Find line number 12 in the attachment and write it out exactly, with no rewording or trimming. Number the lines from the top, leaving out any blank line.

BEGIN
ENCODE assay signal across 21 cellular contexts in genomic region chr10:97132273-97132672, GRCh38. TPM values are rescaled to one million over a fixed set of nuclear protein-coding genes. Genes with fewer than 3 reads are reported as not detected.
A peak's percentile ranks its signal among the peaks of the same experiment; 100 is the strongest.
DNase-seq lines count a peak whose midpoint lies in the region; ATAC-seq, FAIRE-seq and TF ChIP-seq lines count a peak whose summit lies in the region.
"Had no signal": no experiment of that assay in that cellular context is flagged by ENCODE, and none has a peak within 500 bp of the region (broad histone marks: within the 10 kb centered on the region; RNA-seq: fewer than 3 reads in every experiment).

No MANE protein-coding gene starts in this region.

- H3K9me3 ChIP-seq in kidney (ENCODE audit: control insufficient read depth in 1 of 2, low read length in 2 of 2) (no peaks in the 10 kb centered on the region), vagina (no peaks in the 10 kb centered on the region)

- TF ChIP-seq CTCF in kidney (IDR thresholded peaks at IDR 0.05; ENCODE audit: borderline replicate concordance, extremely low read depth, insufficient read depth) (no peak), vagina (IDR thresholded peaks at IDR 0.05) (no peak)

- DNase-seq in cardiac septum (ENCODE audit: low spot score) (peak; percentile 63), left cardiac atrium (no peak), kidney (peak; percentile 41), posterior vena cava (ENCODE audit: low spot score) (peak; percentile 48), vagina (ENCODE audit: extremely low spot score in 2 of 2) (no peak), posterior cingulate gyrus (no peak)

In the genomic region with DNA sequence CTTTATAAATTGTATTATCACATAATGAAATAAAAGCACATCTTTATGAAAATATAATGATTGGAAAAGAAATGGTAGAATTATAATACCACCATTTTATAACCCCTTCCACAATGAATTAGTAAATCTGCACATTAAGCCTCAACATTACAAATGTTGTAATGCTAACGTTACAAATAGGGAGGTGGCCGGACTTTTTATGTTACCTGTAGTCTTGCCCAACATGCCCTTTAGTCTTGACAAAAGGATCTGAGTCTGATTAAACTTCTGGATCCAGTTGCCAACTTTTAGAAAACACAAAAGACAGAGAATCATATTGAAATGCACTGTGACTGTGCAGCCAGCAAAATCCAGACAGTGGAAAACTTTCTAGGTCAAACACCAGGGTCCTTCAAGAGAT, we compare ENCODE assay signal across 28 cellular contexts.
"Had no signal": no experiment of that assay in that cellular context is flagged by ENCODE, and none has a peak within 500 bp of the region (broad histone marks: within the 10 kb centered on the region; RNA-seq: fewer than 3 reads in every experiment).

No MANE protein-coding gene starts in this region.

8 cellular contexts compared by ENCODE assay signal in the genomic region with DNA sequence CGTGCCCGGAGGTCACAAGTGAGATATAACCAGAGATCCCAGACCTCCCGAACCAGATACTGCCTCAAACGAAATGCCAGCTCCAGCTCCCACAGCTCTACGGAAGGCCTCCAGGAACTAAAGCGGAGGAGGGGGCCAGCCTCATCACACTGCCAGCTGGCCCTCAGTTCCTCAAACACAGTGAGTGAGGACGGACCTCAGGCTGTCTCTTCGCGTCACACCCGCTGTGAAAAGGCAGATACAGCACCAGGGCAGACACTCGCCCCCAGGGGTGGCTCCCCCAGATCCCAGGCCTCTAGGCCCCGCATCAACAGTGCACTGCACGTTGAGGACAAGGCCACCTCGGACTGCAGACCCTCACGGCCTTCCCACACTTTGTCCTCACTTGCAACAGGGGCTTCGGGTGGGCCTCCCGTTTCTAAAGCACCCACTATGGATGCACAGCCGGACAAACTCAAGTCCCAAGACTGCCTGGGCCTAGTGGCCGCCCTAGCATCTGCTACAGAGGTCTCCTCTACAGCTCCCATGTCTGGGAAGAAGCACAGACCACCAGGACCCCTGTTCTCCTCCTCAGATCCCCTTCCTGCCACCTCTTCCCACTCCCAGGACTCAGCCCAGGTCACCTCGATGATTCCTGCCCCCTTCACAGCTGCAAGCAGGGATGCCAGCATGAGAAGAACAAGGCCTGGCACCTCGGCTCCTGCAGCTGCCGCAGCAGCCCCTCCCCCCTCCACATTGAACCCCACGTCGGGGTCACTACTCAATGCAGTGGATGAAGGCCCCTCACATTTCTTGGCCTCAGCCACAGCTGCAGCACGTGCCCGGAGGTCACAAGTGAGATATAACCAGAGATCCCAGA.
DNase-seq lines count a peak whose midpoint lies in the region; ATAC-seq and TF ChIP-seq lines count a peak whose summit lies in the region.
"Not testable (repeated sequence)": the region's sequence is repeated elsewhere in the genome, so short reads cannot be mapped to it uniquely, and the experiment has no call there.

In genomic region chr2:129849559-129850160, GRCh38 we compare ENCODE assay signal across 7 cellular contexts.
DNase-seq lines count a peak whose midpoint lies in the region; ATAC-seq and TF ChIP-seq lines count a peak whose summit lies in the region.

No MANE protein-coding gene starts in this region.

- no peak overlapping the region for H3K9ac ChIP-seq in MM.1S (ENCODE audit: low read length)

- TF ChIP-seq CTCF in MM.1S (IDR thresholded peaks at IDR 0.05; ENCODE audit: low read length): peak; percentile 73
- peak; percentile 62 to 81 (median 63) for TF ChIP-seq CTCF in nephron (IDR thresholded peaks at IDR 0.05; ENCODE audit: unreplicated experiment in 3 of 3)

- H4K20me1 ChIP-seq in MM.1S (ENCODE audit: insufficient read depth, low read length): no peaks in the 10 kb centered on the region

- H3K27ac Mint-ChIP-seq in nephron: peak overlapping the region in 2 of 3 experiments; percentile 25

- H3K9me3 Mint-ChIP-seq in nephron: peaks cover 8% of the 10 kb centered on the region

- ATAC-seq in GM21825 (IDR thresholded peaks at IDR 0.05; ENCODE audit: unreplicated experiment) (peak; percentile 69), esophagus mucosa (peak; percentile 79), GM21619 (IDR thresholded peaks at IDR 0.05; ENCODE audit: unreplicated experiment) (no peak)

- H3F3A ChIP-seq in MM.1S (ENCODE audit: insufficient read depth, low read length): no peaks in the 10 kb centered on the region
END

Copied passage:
8 cellular contexts compared by ENCODE assay signal in the genomic region with DNA sequence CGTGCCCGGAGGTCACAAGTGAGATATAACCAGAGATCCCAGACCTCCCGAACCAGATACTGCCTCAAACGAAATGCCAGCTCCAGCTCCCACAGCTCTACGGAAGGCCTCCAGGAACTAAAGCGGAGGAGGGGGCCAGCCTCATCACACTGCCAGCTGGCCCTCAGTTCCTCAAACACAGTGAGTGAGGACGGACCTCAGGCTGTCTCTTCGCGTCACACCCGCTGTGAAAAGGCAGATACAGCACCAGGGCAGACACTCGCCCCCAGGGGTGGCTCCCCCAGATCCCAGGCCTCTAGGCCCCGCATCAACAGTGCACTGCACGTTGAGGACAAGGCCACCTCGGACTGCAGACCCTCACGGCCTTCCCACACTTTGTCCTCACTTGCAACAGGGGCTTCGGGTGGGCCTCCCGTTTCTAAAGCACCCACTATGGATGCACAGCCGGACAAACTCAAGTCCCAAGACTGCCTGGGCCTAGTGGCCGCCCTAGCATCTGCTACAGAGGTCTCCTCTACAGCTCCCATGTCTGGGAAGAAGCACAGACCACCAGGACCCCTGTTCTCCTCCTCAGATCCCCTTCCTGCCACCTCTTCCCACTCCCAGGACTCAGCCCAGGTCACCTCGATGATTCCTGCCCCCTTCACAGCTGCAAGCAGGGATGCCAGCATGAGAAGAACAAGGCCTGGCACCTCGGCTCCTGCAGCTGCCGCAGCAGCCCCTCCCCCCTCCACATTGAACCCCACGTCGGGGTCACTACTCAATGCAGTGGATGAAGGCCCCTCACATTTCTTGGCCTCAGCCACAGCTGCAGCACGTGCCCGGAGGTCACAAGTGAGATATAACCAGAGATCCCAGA.